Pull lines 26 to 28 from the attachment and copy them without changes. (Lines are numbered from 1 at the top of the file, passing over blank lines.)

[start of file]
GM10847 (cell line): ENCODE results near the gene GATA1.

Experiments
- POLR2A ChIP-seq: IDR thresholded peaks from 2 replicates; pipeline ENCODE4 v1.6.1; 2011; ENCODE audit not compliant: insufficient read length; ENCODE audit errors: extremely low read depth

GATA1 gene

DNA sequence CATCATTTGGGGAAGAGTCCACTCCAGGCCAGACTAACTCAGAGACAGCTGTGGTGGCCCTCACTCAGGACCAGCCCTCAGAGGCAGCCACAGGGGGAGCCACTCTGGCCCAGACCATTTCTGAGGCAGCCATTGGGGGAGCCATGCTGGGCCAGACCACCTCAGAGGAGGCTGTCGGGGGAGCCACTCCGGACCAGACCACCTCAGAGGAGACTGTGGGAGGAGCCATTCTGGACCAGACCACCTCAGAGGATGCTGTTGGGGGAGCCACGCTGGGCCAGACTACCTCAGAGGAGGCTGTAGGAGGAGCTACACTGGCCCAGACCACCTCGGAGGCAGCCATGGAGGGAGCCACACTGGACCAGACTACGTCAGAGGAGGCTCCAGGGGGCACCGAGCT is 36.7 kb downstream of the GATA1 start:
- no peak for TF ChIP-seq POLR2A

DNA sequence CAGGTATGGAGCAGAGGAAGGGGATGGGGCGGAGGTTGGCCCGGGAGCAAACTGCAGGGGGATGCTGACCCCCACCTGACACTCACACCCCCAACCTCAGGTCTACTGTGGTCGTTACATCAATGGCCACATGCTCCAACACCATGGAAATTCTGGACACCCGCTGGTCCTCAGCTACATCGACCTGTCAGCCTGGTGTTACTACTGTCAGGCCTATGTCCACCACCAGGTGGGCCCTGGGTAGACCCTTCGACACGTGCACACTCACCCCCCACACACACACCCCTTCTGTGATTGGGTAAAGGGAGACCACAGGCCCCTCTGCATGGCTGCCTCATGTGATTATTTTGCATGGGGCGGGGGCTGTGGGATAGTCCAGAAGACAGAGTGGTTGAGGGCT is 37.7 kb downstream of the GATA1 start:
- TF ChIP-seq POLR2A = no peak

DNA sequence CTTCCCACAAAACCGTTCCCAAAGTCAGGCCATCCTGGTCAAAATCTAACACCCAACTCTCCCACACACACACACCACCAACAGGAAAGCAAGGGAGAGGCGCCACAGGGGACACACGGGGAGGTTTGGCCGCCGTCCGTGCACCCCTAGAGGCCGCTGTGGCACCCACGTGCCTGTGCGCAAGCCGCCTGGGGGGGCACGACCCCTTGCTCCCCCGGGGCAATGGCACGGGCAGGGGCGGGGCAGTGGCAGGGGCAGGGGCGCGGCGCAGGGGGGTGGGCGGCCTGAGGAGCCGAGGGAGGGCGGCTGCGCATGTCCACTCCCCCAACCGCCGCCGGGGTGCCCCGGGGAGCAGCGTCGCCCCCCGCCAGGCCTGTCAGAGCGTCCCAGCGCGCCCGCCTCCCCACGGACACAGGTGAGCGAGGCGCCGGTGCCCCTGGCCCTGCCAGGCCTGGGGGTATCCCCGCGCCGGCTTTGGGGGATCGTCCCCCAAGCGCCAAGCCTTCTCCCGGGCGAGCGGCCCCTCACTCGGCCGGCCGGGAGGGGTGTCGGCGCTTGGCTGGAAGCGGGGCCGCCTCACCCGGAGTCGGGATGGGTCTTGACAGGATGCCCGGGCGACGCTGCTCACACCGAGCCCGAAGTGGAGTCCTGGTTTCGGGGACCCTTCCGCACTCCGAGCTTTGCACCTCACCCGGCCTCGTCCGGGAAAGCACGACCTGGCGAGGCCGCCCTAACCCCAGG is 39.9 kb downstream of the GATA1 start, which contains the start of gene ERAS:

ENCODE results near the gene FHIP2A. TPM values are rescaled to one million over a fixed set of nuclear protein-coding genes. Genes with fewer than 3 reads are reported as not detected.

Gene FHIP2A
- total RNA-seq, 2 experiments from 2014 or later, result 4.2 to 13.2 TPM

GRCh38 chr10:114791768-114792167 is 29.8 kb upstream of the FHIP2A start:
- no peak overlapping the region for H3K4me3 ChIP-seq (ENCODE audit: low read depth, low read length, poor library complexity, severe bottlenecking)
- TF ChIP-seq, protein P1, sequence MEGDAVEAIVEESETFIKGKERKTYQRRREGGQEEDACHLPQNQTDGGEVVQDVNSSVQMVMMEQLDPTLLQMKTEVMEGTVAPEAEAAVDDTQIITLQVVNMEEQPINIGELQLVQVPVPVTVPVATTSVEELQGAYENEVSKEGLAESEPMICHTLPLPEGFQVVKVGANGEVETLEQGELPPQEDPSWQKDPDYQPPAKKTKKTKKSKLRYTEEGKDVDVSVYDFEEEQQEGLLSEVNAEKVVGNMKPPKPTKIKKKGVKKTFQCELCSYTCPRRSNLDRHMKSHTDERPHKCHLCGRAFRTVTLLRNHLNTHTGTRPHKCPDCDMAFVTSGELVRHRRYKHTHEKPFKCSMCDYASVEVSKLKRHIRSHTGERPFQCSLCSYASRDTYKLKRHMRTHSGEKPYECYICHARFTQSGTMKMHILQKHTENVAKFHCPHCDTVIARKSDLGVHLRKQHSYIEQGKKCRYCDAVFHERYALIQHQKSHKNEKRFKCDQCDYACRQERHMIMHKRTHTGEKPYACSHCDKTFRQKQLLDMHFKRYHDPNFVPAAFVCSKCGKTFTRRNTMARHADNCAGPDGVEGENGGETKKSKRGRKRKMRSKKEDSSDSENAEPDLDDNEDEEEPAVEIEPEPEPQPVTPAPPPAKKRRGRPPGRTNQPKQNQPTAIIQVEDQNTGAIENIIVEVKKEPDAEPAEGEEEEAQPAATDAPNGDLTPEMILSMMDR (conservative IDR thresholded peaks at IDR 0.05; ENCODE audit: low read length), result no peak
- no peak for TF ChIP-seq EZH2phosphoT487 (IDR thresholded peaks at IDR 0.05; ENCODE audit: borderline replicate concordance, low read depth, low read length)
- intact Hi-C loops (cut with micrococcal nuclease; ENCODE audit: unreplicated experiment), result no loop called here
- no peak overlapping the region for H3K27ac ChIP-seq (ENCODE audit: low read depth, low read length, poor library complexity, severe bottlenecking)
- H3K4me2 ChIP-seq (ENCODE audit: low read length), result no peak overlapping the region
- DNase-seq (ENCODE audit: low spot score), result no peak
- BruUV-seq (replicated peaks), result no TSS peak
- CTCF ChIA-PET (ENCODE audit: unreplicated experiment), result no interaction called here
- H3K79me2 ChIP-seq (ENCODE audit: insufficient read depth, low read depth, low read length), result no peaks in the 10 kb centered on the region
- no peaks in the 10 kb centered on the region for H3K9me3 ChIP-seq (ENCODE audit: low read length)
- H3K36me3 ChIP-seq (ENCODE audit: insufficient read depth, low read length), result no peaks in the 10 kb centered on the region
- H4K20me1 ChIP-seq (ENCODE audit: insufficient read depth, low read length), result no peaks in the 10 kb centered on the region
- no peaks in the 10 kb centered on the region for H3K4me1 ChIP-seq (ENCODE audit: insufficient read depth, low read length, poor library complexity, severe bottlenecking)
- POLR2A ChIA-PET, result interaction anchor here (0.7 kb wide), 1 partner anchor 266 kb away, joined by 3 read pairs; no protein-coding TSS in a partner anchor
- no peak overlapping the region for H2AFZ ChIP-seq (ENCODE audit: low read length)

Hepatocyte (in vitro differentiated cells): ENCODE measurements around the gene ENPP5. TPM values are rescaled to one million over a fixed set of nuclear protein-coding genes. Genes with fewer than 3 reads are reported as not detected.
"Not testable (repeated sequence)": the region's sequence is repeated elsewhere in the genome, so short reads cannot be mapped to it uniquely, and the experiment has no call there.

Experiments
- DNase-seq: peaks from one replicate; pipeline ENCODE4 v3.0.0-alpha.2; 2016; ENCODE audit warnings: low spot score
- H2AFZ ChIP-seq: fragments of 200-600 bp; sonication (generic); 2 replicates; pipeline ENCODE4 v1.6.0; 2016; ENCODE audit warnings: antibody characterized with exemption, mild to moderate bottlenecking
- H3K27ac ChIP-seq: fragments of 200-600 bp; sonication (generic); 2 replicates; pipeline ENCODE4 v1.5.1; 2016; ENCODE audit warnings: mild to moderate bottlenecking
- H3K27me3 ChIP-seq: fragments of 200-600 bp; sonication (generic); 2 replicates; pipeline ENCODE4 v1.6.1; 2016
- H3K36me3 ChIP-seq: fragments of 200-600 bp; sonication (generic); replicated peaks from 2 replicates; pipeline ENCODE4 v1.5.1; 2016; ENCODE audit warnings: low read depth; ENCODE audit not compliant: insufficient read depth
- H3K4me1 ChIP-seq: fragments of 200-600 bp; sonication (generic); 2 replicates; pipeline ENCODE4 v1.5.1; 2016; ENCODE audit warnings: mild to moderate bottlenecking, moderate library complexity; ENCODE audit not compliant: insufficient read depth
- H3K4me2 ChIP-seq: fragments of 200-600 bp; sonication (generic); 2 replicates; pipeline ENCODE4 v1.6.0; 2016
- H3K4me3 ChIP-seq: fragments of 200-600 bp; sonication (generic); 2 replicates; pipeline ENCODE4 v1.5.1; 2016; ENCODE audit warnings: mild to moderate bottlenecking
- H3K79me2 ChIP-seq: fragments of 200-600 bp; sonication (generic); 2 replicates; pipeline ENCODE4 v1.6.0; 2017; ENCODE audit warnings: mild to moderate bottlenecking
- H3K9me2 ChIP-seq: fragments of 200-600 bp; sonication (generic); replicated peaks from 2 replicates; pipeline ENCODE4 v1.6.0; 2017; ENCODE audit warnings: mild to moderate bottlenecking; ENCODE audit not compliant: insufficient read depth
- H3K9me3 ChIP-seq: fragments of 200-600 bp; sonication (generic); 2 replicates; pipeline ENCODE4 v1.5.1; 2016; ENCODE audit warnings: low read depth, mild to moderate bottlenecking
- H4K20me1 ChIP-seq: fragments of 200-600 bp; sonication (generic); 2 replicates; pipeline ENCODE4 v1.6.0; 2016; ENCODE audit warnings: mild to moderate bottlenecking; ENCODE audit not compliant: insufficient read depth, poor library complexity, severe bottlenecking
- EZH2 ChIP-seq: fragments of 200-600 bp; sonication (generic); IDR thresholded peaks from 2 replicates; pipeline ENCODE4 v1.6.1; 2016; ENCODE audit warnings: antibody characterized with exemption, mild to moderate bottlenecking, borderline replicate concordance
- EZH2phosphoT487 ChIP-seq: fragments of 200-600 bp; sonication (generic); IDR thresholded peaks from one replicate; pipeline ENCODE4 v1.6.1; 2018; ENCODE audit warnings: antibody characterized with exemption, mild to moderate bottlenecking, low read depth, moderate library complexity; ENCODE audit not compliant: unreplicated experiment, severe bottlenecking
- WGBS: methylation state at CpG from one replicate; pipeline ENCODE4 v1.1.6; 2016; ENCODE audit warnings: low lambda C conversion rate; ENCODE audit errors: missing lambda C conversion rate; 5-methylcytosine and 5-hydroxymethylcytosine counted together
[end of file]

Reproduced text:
- H4K20me1 ChIP-seq (ENCODE audit: insufficient read depth, low read length), result no peaks in the 10 kb centered on the region
- no peaks in the 10 kb centered on the region for H3K4me1 ChIP-seq (ENCODE audit: insufficient read depth, low read length, poor library complexity, severe bottlenecking)
- POLR2A ChIA-PET, result interaction anchor here (0.7 kb wide), 1 partner anchor 266 kb away, joined by 3 read pairs; no protein-coding TSS in a partner anchor